Seen from above - a single salmon swimming in a clear, rock bottom stream.

For salmon, coming home means contributing to the community where their lives began. Salmon are the crucial link between Sitka National Historical Park, the Indian River, and its surrounding marine environment. Returning salmon transport energy and nutrients from the ocean to the freshwater environment. This cycle improves stream habitat and benefits resident fish, keeping the entire coastal ecosystem healthy.

Four species of Pacific salmon (Pink, Chum, Coho, and King), two species of trout (rainbow, also known as Steelhead, and cutthroat), and one char (Dolly Varden) spawn in the Indian River.

Dark brown and orange spotted Dolly Varden char belly down in a shallow stream with rocky bottom, the top half of its body exposed to the air.
Dolly Varden Char

flickr USFWSAlaska

Anadromous Fish

Many species of fish spend a portion of their lives at sea but return and migrate up rivers to spawn and lay eggs. These fish are anadromous, meaning their life cycle is completed by returning from the ocean to the river where they were born. Pacific salmon (especially pink salmon), two species of trout (cutthroat and rainbow), and one char (Dolly Varden) spawn in the Indian River. Pacific salmon die after spawning while trout and char may return to the river several times to spawn. Fish use the lower segments of the Indian River as a passageway as they hatch and enter the ocean, and again as they swim upstream to spawn as adults.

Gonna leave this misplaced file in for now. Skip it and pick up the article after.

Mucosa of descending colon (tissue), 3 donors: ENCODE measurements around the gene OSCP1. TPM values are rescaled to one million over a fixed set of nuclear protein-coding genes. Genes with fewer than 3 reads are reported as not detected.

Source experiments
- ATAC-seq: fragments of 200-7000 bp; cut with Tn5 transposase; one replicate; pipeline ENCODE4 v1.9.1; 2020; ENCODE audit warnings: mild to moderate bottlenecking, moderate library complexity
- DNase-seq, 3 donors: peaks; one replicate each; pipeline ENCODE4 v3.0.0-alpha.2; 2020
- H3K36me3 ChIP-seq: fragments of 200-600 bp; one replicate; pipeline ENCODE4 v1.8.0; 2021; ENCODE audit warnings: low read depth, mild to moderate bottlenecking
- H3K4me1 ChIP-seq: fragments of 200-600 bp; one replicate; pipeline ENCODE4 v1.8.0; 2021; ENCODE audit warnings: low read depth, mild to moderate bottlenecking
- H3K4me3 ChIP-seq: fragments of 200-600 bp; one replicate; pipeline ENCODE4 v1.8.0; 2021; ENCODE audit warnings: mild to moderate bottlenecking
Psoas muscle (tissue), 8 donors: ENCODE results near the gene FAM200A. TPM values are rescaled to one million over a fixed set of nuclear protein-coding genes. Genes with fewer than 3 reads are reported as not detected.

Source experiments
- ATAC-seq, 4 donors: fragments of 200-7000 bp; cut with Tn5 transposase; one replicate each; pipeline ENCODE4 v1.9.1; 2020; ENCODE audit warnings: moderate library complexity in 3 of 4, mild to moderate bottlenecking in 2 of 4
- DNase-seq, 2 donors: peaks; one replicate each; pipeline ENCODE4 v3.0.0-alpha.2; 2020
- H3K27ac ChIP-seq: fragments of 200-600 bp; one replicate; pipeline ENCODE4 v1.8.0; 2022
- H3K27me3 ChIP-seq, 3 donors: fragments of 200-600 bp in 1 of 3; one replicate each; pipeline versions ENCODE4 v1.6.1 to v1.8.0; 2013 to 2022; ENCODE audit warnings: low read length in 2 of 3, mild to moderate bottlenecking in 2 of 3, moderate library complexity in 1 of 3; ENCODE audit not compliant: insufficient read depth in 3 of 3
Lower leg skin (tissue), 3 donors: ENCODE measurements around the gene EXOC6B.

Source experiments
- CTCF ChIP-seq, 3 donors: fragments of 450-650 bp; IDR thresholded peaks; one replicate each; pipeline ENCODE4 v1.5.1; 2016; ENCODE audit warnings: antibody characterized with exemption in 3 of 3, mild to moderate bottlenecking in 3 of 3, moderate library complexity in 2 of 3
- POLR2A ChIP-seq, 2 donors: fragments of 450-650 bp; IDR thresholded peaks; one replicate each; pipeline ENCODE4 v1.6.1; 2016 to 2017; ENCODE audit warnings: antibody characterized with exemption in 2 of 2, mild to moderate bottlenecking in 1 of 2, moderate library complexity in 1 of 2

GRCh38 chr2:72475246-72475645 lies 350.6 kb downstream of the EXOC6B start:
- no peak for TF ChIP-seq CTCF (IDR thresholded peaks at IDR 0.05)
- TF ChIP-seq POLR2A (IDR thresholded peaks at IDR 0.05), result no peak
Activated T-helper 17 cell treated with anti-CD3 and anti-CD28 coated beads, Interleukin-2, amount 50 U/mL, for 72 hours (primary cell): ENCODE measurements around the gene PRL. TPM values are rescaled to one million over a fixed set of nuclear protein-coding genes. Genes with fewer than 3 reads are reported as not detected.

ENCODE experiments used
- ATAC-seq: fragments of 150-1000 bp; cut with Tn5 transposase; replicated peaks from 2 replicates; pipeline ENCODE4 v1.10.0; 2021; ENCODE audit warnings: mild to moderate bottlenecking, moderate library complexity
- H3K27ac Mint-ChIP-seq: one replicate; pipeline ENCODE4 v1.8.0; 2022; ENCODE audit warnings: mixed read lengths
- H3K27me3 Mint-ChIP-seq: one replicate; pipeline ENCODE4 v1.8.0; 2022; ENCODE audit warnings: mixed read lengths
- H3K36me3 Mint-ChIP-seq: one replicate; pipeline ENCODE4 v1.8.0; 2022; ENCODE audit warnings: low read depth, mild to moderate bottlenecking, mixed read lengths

A close-up of a tiny pink salmon fry, with large eyes and silver green body.
Pink Subyearling

flickr Soggydan

Pink Salmon

Pink salmon (Oncorhynchus gorbuscha) are the most common salmon species in the Indian River. These fish are nicknamed “humpbacks” or “humpies” due to the pronounced humped back that males develop during spawning migration. Humpies complete their lifecycle in two years, including the time they hatch from eggs until their return as adults to spawn. After the eggs hatch, juvenile pinks immediately begin their migration to the ocean and begin to grow quickly. Humans and other predatory animals rely on this ocean phase of the salmon lifecycle for harvesting mature salmon. During spawning season from mid-July through September, the pink salmon return to the same river to produce their own young.
A mottled blue-gray and white fish dives down to eat off the kelp covered sea floor in murky brown water.
Three-spined Stickleback

flickr USFWSAlaska

Resident Fish

The Indian River is also an important habitat for non-migrating fish species. Coast range sculpin, three-spined stickleback, resident rainbow trout, and Dolly Vardin char live in the river throughout the year. These species feed on rich populations of invertebrates in the river. Their presence contributes to a diverse aquatic web, where fish species act as both predators and prey.

Recycling Nutrients
Salmon carry nutrients that have accumulated during their time in the ocean and are deposited back into the system during spawning, migration, and finally death. Their bodies feed countless piscivores, or fish eaters, like mammals and birds. The larger animals carry carcasses onto the stream bank or nearby vegetation, where they are partially eaten and left to fertilize the forest.
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    Last updated: February 7, 2019

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